eCommerce Times has a good article analyzing eNom’s recent purchase.
The two-part story debuted last week but the second half was just published today. Despite having some inaccuracies (such as saying Business.com is the highest-ever reported domain name sale) the articles do a good job of surveying the domain name landscape and how this acquisition can shake up the industry.
Author Anthony Mitchell analyzes why BulkRegister fell on hard times and became ripe for acquisition:
In a market where most registrars have positioned themselves as full-service hosting firms, BulkRegister kept focusing on its original business model. The competitive advantage that it enjoyed by undercutting prices during its growth spurt in 2000 has been neutralized by the evolving business practices of its competitors.
Unable to respond in a timely or effective manner with new feature offerings that could cross subsidize and enhance its core registration services, BulkRegister saw its customer base stagnate. This was compounded by poor client communications practices and difficulties in successfully launching new service offerings, especially its private registration service…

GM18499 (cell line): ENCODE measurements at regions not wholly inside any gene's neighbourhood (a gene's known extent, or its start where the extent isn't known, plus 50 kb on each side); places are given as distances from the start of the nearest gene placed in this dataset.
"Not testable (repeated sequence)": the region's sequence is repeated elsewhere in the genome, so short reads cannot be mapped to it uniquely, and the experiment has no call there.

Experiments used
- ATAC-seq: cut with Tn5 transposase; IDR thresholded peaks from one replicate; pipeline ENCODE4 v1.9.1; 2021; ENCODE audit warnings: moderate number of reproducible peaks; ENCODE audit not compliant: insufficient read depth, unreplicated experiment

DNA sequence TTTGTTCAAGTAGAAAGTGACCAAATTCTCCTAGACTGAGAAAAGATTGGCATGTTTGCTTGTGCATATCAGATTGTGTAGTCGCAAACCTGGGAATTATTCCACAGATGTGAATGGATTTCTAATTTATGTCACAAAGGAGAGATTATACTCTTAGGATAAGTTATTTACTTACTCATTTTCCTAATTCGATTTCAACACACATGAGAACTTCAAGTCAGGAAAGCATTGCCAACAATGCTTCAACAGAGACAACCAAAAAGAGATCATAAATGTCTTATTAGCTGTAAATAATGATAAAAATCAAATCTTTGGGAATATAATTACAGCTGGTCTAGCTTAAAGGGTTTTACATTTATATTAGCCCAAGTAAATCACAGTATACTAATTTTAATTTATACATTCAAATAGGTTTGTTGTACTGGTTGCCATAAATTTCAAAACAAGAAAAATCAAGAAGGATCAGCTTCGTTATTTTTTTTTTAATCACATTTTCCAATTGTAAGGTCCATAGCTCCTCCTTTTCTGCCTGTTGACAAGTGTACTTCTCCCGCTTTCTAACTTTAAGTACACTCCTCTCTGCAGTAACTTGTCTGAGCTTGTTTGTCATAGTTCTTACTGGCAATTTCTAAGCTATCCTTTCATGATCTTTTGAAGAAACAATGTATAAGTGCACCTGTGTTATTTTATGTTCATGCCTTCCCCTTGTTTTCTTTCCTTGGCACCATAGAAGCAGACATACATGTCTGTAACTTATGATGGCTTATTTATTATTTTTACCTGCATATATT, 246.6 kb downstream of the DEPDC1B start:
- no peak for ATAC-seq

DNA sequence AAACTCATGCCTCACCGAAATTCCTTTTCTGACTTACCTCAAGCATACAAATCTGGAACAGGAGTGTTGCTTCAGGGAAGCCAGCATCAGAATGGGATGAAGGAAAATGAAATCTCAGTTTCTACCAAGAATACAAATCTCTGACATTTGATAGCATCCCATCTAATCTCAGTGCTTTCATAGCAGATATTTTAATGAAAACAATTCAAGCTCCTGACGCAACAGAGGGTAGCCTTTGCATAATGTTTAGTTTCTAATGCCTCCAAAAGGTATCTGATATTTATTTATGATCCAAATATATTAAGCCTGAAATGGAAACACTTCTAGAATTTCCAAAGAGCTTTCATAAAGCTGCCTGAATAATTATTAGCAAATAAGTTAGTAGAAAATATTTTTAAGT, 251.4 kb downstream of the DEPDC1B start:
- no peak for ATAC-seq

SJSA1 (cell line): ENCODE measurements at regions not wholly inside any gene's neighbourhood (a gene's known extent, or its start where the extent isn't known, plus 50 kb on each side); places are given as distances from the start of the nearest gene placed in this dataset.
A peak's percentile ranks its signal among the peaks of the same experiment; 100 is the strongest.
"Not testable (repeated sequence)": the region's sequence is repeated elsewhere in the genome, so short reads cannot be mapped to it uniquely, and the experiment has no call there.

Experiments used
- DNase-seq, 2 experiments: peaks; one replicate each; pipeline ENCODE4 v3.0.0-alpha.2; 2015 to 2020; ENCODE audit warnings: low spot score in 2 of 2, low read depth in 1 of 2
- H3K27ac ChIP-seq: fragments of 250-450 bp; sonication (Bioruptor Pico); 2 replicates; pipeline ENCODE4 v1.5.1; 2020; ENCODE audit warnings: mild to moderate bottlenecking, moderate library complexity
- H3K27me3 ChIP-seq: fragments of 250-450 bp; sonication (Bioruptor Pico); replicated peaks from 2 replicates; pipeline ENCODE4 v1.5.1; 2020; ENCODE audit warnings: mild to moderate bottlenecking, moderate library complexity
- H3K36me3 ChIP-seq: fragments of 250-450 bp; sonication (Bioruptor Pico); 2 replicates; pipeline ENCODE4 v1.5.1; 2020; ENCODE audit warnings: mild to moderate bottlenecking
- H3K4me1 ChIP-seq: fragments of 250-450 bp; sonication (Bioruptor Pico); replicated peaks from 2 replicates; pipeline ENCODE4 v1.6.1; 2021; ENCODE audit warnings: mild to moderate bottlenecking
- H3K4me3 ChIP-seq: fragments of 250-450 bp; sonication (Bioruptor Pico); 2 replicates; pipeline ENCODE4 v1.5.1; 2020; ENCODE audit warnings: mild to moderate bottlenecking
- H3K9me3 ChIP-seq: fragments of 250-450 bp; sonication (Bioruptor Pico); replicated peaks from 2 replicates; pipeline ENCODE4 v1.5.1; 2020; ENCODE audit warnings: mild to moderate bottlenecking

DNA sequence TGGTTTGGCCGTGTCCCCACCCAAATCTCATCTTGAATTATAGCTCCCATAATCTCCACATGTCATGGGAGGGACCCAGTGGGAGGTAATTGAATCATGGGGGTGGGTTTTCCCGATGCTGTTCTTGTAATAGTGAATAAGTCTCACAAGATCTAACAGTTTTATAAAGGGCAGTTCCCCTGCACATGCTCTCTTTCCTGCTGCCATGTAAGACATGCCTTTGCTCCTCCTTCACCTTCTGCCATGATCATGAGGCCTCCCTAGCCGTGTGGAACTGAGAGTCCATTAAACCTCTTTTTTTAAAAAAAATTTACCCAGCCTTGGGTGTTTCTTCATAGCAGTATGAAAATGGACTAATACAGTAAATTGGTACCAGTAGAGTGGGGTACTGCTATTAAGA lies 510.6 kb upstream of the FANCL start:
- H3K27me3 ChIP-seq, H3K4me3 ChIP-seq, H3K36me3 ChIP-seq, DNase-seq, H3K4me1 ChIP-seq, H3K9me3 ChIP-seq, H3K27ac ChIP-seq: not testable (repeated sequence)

In an effort to control costs, BulkRegister channeled customer support contacts through an e-mail and bulletin board system that it calls Support Trak. Although it maintained its customer support activities within the U.S., it was not always able to maintain quality assurance or consistency. By shunning voice contacts, BulkRegister gave up opportunities for using voice conversations to resolve customer misunderstandings, retain important clients and upsell additional products and services.
Mitchell identifies four advantages to eNom by acquiring BulkRegister:
1. Placeholder (parking) ad revenue
2. Access to portfolios
3. Access to expired domains
4. Cheap acquisition price
The latter isn’t really a long term competitive advantage but merely speculation that eNom got a good price on the acquisition.